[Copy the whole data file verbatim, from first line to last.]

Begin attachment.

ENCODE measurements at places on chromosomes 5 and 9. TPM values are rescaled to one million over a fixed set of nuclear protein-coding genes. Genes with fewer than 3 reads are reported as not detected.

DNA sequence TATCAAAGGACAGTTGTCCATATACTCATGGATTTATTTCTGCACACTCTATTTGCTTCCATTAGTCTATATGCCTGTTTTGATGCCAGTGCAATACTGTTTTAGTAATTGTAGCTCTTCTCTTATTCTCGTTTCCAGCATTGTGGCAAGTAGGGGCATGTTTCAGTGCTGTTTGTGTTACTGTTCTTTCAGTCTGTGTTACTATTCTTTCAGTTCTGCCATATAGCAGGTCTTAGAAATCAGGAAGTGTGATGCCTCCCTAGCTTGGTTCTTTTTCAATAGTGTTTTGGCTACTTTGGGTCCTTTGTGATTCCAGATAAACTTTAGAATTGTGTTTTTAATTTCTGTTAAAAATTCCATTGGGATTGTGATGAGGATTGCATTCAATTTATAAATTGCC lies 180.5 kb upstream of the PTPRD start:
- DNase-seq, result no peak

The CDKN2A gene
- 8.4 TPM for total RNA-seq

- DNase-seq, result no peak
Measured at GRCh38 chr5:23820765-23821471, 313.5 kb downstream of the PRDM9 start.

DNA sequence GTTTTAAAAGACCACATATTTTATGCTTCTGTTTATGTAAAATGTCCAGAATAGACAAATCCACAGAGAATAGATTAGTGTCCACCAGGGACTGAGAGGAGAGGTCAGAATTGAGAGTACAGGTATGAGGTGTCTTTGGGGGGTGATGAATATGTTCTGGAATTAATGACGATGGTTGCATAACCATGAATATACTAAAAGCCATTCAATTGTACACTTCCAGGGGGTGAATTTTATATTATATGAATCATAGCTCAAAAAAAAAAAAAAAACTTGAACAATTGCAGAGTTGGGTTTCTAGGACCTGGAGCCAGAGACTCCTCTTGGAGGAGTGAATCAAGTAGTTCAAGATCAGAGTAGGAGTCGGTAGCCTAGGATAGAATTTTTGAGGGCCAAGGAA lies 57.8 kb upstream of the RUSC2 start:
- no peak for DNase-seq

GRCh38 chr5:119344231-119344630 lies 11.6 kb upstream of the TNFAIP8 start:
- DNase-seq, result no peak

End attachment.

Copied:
ENCODE measurements at places on chromosomes 5 and 9. TPM values are rescaled to one million over a fixed set of nuclear protein-coding genes. Genes with fewer than 3 reads are reported as not detected.

DNA sequence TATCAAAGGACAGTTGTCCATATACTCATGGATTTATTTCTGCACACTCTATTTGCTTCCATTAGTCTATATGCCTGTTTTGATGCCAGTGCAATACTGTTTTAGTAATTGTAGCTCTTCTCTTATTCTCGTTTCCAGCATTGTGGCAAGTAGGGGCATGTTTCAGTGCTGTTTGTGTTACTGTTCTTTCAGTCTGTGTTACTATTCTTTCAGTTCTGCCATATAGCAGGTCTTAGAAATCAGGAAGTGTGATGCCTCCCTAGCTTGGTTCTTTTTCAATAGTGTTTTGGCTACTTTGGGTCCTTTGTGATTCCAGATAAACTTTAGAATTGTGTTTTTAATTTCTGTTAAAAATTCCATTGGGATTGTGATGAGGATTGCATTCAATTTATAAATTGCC lies 180.5 kb upstream of the PTPRD start:
- DNase-seq, result no peak

The CDKN2A gene
- 8.4 TPM for total RNA-seq

- DNase-seq, result no peak
Measured at GRCh38 chr5:23820765-23821471, 313.5 kb downstream of the PRDM9 start.

DNA sequence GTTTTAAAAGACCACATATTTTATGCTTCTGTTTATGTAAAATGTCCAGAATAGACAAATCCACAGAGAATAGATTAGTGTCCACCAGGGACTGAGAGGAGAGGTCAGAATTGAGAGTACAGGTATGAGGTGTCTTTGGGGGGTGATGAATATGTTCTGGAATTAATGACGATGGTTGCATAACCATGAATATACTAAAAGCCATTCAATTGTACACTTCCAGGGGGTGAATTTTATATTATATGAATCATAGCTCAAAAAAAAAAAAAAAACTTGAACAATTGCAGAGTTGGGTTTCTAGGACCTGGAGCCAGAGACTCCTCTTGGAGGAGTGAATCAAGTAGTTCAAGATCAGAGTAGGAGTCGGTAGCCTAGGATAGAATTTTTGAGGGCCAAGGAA lies 57.8 kb upstream of the RUSC2 start:
- no peak for DNase-seq

GRCh38 chr5:119344231-119344630 lies 11.6 kb upstream of the TNFAIP8 start:
- DNase-seq, result no peak